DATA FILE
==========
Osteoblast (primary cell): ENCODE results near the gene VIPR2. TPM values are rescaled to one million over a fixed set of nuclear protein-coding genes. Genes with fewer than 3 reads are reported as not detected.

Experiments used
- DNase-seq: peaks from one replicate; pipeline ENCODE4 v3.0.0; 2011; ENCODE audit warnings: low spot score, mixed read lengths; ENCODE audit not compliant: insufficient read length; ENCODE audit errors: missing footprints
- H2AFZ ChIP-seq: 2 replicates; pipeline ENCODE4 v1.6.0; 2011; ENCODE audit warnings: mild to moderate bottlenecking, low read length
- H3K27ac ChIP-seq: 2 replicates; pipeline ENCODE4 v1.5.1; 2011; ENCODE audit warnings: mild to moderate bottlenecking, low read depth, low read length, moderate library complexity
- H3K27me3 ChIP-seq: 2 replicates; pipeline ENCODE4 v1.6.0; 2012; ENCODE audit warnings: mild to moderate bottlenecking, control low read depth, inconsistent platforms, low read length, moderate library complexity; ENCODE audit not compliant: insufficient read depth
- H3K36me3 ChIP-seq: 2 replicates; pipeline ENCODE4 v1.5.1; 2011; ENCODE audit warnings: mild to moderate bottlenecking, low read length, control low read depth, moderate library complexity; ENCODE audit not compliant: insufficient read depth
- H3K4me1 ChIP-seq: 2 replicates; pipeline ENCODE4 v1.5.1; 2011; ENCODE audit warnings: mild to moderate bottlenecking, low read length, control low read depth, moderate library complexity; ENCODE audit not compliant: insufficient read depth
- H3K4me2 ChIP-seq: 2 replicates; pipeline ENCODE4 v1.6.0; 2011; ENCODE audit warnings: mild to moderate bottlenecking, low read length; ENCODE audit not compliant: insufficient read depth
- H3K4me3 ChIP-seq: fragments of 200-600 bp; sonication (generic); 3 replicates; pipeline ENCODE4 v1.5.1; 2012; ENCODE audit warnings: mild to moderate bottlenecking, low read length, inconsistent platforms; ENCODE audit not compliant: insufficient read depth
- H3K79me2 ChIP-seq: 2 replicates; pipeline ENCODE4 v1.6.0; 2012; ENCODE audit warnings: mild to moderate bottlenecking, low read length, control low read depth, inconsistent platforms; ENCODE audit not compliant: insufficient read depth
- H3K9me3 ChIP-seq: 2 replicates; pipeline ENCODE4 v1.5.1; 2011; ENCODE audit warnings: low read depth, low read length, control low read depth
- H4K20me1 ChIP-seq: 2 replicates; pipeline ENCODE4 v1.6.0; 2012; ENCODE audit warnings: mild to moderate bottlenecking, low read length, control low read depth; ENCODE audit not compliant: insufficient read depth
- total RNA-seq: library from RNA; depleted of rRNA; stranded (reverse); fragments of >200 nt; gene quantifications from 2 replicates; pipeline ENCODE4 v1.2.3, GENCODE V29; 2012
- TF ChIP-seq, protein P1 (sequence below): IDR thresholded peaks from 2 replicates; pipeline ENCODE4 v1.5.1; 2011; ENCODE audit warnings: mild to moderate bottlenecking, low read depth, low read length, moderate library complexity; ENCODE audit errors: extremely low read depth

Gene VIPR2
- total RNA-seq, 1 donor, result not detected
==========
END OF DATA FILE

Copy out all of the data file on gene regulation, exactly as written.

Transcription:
Osteoblast (primary cell): ENCODE results near the gene VIPR2. TPM values are rescaled to one million over a fixed set of nuclear protein-coding genes. Genes with fewer than 3 reads are reported as not detected.

Experiments used
- DNase-seq: peaks from one replicate; pipeline ENCODE4 v3.0.0; 2011; ENCODE audit warnings: low spot score, mixed read lengths; ENCODE audit not compliant: insufficient read length; ENCODE audit errors: missing footprints
- H2AFZ ChIP-seq: 2 replicates; pipeline ENCODE4 v1.6.0; 2011; ENCODE audit warnings: mild to moderate bottlenecking, low read length
- H3K27ac ChIP-seq: 2 replicates; pipeline ENCODE4 v1.5.1; 2011; ENCODE audit warnings: mild to moderate bottlenecking, low read depth, low read length, moderate library complexity
- H3K27me3 ChIP-seq: 2 replicates; pipeline ENCODE4 v1.6.0; 2012; ENCODE audit warnings: mild to moderate bottlenecking, control low read depth, inconsistent platforms, low read length, moderate library complexity; ENCODE audit not compliant: insufficient read depth
- H3K36me3 ChIP-seq: 2 replicates; pipeline ENCODE4 v1.5.1; 2011; ENCODE audit warnings: mild to moderate bottlenecking, low read length, control low read depth, moderate library complexity; ENCODE audit not compliant: insufficient read depth
- H3K4me1 ChIP-seq: 2 replicates; pipeline ENCODE4 v1.5.1; 2011; ENCODE audit warnings: mild to moderate bottlenecking, low read length, control low read depth, moderate library complexity; ENCODE audit not compliant: insufficient read depth
- H3K4me2 ChIP-seq: 2 replicates; pipeline ENCODE4 v1.6.0; 2011; ENCODE audit warnings: mild to moderate bottlenecking, low read length; ENCODE audit not compliant: insufficient read depth
- H3K4me3 ChIP-seq: fragments of 200-600 bp; sonication (generic); 3 replicates; pipeline ENCODE4 v1.5.1; 2012; ENCODE audit warnings: mild to moderate bottlenecking, low read length, inconsistent platforms; ENCODE audit not compliant: insufficient read depth
- H3K79me2 ChIP-seq: 2 replicates; pipeline ENCODE4 v1.6.0; 2012; ENCODE audit warnings: mild to moderate bottlenecking, low read length, control low read depth, inconsistent platforms; ENCODE audit not compliant: insufficient read depth
- H3K9me3 ChIP-seq: 2 replicates; pipeline ENCODE4 v1.5.1; 2011; ENCODE audit warnings: low read depth, low read length, control low read depth
- H4K20me1 ChIP-seq: 2 replicates; pipeline ENCODE4 v1.6.0; 2012; ENCODE audit warnings: mild to moderate bottlenecking, low read length, control low read depth; ENCODE audit not compliant: insufficient read depth
- total RNA-seq: library from RNA; depleted of rRNA; stranded (reverse); fragments of >200 nt; gene quantifications from 2 replicates; pipeline ENCODE4 v1.2.3, GENCODE V29; 2012
- TF ChIP-seq, protein P1 (sequence below): IDR thresholded peaks from 2 replicates; pipeline ENCODE4 v1.5.1; 2011; ENCODE audit warnings: mild to moderate bottlenecking, low read depth, low read length, moderate library complexity; ENCODE audit errors: extremely low read depth

Gene VIPR2
- total RNA-seq, 1 donor, result not detected